One of the first people to witness true faith to me was the leader of my small group in high school, who was/is a very committed and on-fire protestant. We would have many conversations over the years about the differences between protestants and Catholics, but he was not as steeped in history as I would have found helpful at the time (and now). 

Dr. Ortland has his doctorate in Historical Theology, which as far as I am aware, is only a degree offered at protestant universities. I had never heard of a "Historical Theology" degree until recently, and it has only been protestants whom I have seen that have such a degree. I am not trying to down-play his education at all. He has proven to me, on more than one occasion, that he knows what he is talking about.

Anyway, in one of Dr. Ortland's recent videos, he stressed a quote that has stuck with me -- and encompasses the main thrust of what I have learned from him so far: true listening when in ecumenical/apologetical dialogue. The quote reads, 

    "You're not really listening unless you are willing to be changed by what you hear."

This idea has penetrated my soul. It convicted me. How many times have I talked to Protestants (in particular) and am not willing to be changed by what I hear. I have often been dismissive of their claims because they are not (as Dr. Ortland confesses) always the most thought-out and historically protestant claims. I am often more willing to truly listen to Atheists and Agnostics than I am to my Protestant brethren.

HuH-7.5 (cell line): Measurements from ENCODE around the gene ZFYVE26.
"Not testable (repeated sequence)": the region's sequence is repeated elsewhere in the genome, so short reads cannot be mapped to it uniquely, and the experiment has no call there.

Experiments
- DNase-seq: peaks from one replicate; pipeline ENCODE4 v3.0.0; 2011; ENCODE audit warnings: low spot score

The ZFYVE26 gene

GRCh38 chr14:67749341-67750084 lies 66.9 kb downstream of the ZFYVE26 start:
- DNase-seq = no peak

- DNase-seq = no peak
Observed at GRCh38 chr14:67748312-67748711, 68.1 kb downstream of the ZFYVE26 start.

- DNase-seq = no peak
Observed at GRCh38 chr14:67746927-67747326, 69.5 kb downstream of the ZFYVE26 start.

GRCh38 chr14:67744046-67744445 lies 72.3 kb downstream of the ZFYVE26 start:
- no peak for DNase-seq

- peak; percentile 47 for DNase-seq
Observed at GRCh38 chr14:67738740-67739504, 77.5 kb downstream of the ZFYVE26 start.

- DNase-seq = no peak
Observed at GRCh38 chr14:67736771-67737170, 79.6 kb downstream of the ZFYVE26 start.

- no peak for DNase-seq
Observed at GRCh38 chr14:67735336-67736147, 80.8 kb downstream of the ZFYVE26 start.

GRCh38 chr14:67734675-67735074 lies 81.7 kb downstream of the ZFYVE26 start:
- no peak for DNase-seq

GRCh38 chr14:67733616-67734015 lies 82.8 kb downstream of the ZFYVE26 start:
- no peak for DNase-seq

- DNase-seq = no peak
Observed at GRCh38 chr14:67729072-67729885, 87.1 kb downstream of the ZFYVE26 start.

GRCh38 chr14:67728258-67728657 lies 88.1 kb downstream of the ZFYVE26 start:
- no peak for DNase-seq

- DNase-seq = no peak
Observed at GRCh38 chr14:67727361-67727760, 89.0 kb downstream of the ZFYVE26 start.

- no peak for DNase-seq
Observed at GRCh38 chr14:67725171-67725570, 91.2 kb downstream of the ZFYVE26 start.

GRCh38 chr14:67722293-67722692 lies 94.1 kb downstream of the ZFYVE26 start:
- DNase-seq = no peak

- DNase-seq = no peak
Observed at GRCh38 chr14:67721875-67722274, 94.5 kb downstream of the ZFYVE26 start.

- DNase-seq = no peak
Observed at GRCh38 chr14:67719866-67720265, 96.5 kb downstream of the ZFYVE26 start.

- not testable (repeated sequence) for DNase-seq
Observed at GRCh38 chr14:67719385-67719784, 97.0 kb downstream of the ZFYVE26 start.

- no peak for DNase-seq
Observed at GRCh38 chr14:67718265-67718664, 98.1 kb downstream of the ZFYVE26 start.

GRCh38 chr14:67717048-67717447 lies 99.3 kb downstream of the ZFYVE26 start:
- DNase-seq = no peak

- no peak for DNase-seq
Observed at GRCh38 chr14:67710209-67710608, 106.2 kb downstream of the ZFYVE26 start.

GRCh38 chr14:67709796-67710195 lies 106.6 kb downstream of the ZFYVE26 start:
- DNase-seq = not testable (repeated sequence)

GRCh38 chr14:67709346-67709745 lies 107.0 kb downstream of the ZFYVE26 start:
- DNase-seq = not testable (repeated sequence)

Over the last year I did a deep dive into protestant theology and thought for the main purpose of giving me a grasp on where they are coming from. For example, before this time, I really took to heart the St. John Henry Newman quote, "to be steeped in history is to cease to be Protestant." I do not think Newman had bad intentions when writing this quote, but I do think that Catholics (and Orthodox) today use it for more than its worth. I would pull up anti-protestant tropes in my head like, "there are more than 30,000 denominations, how could there be truth in such chaos?;" "Protestantism was born in 1517, so it clearly cannot trace its roots back to Christ and the Apostles;" and "Sola Scripture is self-refuting." I may dedicate another article to each of these issues and the thoughtful protestant responses I have learned to them, but that is not my intent here.